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Dustbin Baby (2008)

The film follows the story of young teen April whose troubled life began in a dustbin - a new born baby, abandoned and alone, not celebrated, not wanted but discarded and left like so much ... See full summary »



(screenplay), (novel)

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Cast overview, first billed only:
Saffron Coomber ...
George Bustin ...
Baby April
Jenna Boyd ...
Marika McKennell ...
Pat Williams
Little April
Ian Kelsey ...
Daniel Johnson
Carol Starks ...
Janet Johnson
Jane McDowell ...
Mrs. Stephenson
Mr. Stephenson
Joanna Dunn ...
PC Brown


The film follows the story of young teen April whose troubled life began in a dustbin - a new born baby, abandoned and alone, not celebrated, not wanted but discarded and left like so much rubbish in an industrial bin behind a pizza parlour. On the morning of her fourteenth birthday April has a devastating row with her foster mother, Marion and leaves the house determined to find out where she really comes from, who she really is and maybe, just maybe, find her real mother. Telling no-one what she's up to or where she's going, April skips school and begins the search she's dreamed about all her life. It's a blur of social workers, children's homes and special schools as April revisits and recalls the key scenes of her fragmented past. It's a painful journey, sometimes frightening but there's also friendship and love and laughter. And now she's started, there's no going back - April must find her mother. Written by Anonymous

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Drama | Family





Release Date:

21 December 2008 (UK)  »

Also Known As:

Abandonada en la basura  »

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Featured in Live from Studio Five: Episode #1.54 (2009) See more »

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User Reviews

Riveting drama about a young girl caught up in the 'care' system
8 September 2010 | by (United Kingdom) – See all my reviews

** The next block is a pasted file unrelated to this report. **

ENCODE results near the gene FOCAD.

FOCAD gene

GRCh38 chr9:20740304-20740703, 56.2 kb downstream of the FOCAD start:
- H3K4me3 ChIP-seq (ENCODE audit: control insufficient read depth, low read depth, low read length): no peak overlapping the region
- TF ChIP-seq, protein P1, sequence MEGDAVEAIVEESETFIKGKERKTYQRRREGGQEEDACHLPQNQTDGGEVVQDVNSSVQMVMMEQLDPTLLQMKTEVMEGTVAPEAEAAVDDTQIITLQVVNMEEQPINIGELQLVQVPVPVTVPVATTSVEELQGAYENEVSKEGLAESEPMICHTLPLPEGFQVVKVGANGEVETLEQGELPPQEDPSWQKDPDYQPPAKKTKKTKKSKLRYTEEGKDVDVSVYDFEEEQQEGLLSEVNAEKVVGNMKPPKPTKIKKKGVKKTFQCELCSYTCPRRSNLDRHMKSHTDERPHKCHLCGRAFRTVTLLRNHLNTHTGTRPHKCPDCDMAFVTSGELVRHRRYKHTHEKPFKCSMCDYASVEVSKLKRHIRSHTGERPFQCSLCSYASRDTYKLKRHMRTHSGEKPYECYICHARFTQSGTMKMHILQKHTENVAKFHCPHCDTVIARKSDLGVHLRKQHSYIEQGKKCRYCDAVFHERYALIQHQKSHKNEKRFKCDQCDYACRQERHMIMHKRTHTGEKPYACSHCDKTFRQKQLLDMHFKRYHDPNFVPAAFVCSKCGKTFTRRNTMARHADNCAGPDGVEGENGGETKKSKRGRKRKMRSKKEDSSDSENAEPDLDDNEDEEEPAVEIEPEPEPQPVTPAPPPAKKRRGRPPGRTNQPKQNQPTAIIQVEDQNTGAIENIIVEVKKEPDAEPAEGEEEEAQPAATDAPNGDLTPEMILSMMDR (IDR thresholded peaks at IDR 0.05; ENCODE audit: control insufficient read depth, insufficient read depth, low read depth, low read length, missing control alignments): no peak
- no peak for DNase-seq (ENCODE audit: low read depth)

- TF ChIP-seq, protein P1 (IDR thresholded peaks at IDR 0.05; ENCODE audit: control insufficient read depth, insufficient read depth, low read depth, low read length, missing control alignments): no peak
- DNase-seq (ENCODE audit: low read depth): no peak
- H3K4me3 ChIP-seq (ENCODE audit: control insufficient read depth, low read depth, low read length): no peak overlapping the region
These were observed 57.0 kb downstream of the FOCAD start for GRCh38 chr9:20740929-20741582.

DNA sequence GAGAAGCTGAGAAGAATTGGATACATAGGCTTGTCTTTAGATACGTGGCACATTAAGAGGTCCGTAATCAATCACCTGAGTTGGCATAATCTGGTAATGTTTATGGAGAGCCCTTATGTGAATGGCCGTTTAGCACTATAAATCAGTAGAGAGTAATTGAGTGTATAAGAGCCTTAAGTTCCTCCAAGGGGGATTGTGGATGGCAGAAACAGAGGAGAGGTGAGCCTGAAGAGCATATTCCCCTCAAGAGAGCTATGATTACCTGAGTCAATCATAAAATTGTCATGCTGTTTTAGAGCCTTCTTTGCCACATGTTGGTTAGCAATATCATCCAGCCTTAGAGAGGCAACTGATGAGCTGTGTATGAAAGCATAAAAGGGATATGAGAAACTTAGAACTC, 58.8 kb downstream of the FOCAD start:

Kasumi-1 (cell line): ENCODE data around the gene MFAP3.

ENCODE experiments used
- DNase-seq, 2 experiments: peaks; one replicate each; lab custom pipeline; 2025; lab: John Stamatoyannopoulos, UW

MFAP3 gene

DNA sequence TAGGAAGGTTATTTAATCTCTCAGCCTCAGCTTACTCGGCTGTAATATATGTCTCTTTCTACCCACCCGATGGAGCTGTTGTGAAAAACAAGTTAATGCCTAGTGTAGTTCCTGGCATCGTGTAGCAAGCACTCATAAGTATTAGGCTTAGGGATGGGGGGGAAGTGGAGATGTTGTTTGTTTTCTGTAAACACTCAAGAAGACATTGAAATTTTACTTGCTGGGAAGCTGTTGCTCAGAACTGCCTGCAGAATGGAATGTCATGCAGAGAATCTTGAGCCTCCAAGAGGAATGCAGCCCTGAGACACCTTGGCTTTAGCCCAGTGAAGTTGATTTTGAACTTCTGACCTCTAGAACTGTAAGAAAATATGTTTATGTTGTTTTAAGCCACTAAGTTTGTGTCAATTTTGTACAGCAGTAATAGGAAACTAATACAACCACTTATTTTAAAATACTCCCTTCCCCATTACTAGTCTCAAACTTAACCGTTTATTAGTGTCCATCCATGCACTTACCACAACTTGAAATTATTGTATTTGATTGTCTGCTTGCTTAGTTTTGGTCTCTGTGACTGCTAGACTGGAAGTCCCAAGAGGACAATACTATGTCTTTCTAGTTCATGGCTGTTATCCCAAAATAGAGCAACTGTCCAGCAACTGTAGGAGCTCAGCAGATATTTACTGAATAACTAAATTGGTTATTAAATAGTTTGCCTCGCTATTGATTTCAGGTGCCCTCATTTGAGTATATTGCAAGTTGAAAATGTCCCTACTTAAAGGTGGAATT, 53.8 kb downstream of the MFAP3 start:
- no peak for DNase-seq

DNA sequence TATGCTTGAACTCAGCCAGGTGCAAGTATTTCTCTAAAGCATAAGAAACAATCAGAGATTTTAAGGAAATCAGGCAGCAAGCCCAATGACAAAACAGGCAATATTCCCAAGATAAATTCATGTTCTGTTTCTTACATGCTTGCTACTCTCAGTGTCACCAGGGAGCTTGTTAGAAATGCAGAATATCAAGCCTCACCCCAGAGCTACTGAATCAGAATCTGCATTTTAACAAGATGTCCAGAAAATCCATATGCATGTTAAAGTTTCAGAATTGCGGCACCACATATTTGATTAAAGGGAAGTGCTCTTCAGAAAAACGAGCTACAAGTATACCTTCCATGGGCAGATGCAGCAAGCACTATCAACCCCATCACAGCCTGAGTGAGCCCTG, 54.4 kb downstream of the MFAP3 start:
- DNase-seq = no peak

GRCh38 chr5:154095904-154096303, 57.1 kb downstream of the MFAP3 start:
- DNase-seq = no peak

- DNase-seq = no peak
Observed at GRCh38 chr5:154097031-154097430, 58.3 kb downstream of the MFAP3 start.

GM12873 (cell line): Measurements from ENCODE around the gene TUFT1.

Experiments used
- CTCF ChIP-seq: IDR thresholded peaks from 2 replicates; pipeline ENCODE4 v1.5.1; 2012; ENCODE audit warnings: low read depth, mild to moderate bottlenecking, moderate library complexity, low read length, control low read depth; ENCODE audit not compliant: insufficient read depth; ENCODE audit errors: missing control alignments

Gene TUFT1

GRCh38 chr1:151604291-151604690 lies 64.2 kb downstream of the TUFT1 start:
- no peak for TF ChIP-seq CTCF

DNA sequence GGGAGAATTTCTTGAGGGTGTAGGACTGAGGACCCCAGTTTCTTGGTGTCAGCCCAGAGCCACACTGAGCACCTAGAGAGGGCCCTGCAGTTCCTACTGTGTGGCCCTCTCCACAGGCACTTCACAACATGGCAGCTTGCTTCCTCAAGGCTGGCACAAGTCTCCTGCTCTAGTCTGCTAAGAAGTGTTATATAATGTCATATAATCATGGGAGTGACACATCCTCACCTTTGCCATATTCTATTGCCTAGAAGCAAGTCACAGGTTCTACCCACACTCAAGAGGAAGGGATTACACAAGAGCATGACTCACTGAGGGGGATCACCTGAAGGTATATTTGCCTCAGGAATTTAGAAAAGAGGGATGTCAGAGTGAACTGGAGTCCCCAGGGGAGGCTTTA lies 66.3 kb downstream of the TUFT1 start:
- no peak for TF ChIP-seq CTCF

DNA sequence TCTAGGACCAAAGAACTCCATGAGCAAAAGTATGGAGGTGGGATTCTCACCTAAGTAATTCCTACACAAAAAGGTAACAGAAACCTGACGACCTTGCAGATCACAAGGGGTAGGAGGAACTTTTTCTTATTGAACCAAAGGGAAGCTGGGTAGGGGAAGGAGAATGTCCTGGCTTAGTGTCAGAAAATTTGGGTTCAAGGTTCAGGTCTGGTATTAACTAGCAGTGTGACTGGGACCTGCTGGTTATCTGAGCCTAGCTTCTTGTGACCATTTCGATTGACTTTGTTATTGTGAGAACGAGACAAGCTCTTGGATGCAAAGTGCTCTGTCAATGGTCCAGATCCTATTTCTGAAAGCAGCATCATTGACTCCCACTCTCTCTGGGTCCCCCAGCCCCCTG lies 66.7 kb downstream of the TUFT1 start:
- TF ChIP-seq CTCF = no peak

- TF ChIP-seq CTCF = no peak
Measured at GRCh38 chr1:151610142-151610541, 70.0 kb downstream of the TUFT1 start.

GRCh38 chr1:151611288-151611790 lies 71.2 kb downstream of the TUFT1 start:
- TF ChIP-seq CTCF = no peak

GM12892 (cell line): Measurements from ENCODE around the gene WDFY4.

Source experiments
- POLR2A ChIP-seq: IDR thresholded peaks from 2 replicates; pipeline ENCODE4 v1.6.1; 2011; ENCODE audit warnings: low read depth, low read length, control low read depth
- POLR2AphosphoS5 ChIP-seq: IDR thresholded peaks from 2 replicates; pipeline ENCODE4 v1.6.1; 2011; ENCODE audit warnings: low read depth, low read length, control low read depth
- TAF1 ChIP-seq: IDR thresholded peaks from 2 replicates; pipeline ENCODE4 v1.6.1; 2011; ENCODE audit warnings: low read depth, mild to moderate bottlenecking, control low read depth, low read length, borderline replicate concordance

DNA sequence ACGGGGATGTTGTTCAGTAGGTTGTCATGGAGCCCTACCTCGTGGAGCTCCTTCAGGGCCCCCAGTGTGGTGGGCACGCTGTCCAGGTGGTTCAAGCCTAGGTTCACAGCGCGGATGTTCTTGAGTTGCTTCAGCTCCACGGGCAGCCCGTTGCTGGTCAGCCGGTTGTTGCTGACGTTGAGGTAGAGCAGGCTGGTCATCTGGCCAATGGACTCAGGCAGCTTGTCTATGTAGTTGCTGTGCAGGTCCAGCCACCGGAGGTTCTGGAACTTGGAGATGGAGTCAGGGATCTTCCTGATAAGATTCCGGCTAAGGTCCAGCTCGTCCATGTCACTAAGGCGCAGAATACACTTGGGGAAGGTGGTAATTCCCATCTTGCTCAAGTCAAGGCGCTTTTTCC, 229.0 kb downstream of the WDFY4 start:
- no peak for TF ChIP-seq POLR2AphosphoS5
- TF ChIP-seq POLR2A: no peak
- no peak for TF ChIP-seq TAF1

This is a truly remarkable film, which everyone concerned about troubled young people should see. It is brilliantly written and directed, and the lead performances are stunning. The film's director, producer, two executive producers, novelist (Jacqueline Wilson), script writer (Helen Blakeman), and two lead performers are all female. The production company might therefore more appropriately have been called Sisterhood Productions. Not a single male had anything to do with the production of this film. This could explain the delicate sensitivity of the treatment of this harrowing story, which involves a woman and a girl. The main character is a girl named April Johnson. She is played successively by tiny tot Lucy Hutchinson (aged 5, so surely not the Lucy Hutchinson who wrote the famous memoirs in the 17th century?), Alex Hewett, and Dakota Blue Richards (aged 14, and presumably not a Sioux Indian), though the latter features in the film continuously, and the others only in flashbacks. All of them are marvellous actresses and do a superb job. Richards is miraculous, frankly. She is so convincing that it is hard not to believe she really is that disturbed and tormented girl. The acting sensation of the film is however Juliet Stevenson. She is incredibly and unnervingly convincing as a well-meaning but hopeless spinster teacher who gets everything wrong and is hopelessly out of touch with everyday reality. Considering how sophisticated and intelligent the real Juliet Stevenson is, for her to become this creature is truly amazing. She gets the body language right, is clumsy and hopeless and pathetic as she struggles to do the right thing. The film centres round the relationship between Stevenson and Richards, and they work together so well one would think they had been doing this for years. There are numerous excellent cameos and supporting roles, all done wonderfully well, such as the portrayal by Lizzy Clark of a dippy young girl named Poppy, and Leah Ferguson as the girl Gina who befriends April. The 'care system' in Britain for orphaned or abandoned children is ruthlessly exposed in this film as a shambles, a living horror, a nightmare of unimaginable proportions, a sadistic, unfeeling, punishing ordeal which would crush almost anyone and at the very least leave all of its victims emotional wrecks for life. It is so terrible, so sad, so hopeless, so horrible, that it seems a miracle for the character April even to be remotely sane by the time she has reached 14, when the main story takes place. As if the 'care system', social workers, and the despicable succession of dysfunctional and half-mad foster parents were not bad enough, April has the distinction of having been dumped into a dustbin on the day she was born. Towards the end of the film, she makes her way back to the alley where this happened in order to see the scene of her abandonment and humiliation as a newborn baby. Stevenson, having been a teacher of April, develops maternal feelings for her and takes her in as a foster mother with a difference. For the first time, April has her own bedroom, considerable comfort, plenty of food, and security. She lives in fear of being thrown out or told to move on at a moment's notice, which is all she has known all her life, though Stevenson has no such ideas and keeps reassuring her that the arrangement is permanent and 'this will always be your home'. Having at last made a couple of friends at school, April falls victim (as all teenagers these days do) to the insidious demands of commodity fetishism, in the form of her obsessive need for her own cell phone as a status symbol. But Stevenson is opposed to consumerism and product fetishism, so buys her for her birthday instead of the coveted pink cell phone a beautiful pair of moonstone earrings. These are contemptuously rejected by April, in a spoilt fit, and when she gets to school and her two girlfriends challenge her by asking where is her new pink cell phone (which she over-optimistically had told them she would be getting), she says it is at home charging, and she runs away from school and goes roving around looking for places where she once lived, searching for some feeble semblances of 'roots' or 'origins', and dreaming of meeting her real mother. Like all such kids, she wants to know 'who she is' (don't we all?). Richards conveys all of this with such fierce pride, rage, softness, sensitivity, childlike helplessness, fury, and determination, that she is a sheer Heinz 57 varieties of emotion, all in one exploding can which is blazing out of control and no one seems able to put it out. It is a tour de force performance, like Stevenson's own. Will they, can they, ever love one another as an almost-mother and an almost-daughter? Will April find any roots? Is there a real mother? Is there indeed anything at all to learn or know about a dustbin baby? This is an emotional roller-coaster, done with full authenticity. If it had been a Hollywood film, it would have been ruined by saccharine sweetness, but instead it is done with true grit. None of the young girls simper, nor do they cuddle the camera. Even cute little Lucy Hutchinson who is adorable does not over-act. Nothing is overdone, everything is restrained. The director Juliet May, who seems to have spent her whole life working in television, really does deserve a career in feature films after this triumph. But apart from all the creative achievements, this film is an important human document, and should be as widely seen as possible. I fear, however, that as a BBC TV film which the BBC could not even be bothered to release on DVD themselves (they handed it over to ITV!) this film may never have the extended audience that it should have.